On Tuesday, the head of Japan’s Central Bank, Haruhiko Kuroda, stated that in order for Bitcoin to have a future as a currency, the virtual currency must prove that it can be a stable and reliable medium of exchange in the aftermath of recent scandals and constant price fluctuations. 

Turbulent beginnings

In the wake of such widely-reported scandals as the implosion of the Tokyo-based exchange, Mt Gox, which resulted in a loss of almost 600,000 million US dollars’ worth of bitcoins with the company’s operators now facing legal action all over the world, Kuroda’s doubts are certainly justifiable. 

Bitcoin is not backed by any government or a central bank, which has resulted in negative responses from government officials which have ranged from skepticism to calls for an outright ban. 

 Kuroda went on to say: “It is not a currency, and I don’t think it is a general means of settlement. Without safety or stability in its value, there would be no demand. In that sense, it cannot be a currency.” 

Mt Gox was one of the most trusted exchanges for Bitcoin transactions prior to its collapse. This has led to doubts as to the reliability of other major exchanges and even whether the digital currency will survive.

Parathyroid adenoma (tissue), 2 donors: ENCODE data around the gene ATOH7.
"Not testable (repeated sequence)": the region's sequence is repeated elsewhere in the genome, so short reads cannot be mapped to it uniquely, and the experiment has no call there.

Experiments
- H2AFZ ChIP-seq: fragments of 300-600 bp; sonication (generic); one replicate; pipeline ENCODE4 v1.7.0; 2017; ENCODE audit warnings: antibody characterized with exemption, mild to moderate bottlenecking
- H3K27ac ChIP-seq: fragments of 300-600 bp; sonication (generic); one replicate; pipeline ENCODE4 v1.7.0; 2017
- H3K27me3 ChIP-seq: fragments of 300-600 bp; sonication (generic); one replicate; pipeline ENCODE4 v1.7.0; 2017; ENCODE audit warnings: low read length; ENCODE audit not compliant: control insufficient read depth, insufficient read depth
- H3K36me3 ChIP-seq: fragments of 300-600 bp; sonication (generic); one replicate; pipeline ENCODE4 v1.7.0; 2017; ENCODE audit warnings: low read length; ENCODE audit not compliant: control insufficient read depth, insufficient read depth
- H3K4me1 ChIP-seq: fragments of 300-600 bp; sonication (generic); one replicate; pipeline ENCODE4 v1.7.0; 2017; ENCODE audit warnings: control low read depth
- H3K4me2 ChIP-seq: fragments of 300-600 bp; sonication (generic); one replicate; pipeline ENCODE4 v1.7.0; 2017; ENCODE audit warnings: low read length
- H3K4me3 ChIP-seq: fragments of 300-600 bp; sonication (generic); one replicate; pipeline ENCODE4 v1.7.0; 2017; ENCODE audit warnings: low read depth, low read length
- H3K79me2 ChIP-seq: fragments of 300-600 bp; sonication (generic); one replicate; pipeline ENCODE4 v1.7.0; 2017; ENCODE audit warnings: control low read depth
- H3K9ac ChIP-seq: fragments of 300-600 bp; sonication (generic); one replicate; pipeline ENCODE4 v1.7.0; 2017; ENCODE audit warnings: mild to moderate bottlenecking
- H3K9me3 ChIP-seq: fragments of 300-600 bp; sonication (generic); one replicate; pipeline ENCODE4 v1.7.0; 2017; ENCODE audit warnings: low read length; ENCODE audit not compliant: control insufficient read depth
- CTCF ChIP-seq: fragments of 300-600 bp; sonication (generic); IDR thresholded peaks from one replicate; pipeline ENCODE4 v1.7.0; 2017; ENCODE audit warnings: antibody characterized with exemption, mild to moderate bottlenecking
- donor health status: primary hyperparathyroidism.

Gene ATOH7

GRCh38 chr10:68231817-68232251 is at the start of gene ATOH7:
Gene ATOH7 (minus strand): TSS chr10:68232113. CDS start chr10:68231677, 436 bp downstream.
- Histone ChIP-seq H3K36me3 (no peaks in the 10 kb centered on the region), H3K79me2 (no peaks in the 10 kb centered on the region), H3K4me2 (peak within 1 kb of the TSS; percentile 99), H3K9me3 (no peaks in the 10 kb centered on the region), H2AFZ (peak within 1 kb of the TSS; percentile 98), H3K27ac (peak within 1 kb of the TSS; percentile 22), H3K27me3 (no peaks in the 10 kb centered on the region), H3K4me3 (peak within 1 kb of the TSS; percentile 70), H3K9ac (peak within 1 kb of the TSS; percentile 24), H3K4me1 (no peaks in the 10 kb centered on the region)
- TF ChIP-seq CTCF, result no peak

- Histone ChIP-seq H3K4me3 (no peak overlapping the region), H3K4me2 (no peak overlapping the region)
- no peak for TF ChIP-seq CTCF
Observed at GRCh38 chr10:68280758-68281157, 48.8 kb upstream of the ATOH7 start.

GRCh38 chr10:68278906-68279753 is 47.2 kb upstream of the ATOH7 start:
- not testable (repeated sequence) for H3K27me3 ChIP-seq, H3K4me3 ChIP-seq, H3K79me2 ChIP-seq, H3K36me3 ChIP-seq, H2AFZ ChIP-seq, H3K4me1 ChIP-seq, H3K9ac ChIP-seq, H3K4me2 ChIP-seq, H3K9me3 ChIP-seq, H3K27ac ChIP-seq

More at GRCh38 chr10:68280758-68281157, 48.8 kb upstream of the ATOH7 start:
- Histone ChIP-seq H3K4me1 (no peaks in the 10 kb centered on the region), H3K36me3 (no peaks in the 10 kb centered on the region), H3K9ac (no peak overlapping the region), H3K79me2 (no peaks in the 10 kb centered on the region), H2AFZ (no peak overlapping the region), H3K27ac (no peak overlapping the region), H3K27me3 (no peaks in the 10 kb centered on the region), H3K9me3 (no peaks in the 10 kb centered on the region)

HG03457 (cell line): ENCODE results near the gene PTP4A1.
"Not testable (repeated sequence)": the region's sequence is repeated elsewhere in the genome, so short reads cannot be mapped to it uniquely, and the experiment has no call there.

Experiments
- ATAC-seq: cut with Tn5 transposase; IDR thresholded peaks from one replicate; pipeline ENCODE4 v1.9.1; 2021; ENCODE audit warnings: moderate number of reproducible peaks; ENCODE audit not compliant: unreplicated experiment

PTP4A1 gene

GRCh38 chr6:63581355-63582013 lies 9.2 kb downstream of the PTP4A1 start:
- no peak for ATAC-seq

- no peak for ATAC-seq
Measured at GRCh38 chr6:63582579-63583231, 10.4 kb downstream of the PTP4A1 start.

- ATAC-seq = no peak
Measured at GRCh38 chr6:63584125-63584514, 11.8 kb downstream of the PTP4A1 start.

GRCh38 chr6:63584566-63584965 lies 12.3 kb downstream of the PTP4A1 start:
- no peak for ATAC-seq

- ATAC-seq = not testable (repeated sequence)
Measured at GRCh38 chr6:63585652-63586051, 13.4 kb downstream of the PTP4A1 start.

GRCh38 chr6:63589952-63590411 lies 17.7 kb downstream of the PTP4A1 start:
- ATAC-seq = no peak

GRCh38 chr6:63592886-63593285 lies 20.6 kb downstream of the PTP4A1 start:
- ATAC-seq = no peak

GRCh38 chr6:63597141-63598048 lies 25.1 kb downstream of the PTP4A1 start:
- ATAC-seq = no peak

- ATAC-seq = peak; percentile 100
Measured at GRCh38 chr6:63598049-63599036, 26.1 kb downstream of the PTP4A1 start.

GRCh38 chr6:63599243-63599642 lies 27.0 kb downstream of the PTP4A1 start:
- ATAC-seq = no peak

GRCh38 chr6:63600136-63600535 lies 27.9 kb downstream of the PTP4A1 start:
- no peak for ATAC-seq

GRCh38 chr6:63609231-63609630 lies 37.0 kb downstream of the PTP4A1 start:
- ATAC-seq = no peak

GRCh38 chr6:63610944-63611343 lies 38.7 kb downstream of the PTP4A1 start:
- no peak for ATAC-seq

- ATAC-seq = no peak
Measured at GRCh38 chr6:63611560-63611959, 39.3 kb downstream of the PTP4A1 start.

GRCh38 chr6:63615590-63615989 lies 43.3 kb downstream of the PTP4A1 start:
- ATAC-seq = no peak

Agree to disagree 

Kuroda’s comments, however, are at odds with recent developments, especially in countries like Australia and the US. 

On April 8, a Bitcoin ATM presentation was held on Capitol Hill in Washington DC where Congressman Jared Polis (D-CO) became the first known representative to buy Bitcoin. Then, US congressman Steve Stockman (R-TX) filed a bill proposing that Bitcoin should be “treated as currency for federal tax purposes”. 

Furthermore, St. Louis Federal Economist, David Andolfatto, stated: “Bitcoin could be a good threat to central banks,” in an interview with Business Insider. 

The state of Texas announced yesterday that while it will not regulate digital currencies as money, Texans will be able to use them to buy and sell goods and services free of regulation. 

Meanwhile, Bitcoin ATMs have been springing up around the world along with new methods to facilitate Bitcoin transactions and with an increasing number of businesses opting to gain a competitive edge by starting to accept Bitcoin from Australia to France among many other countries.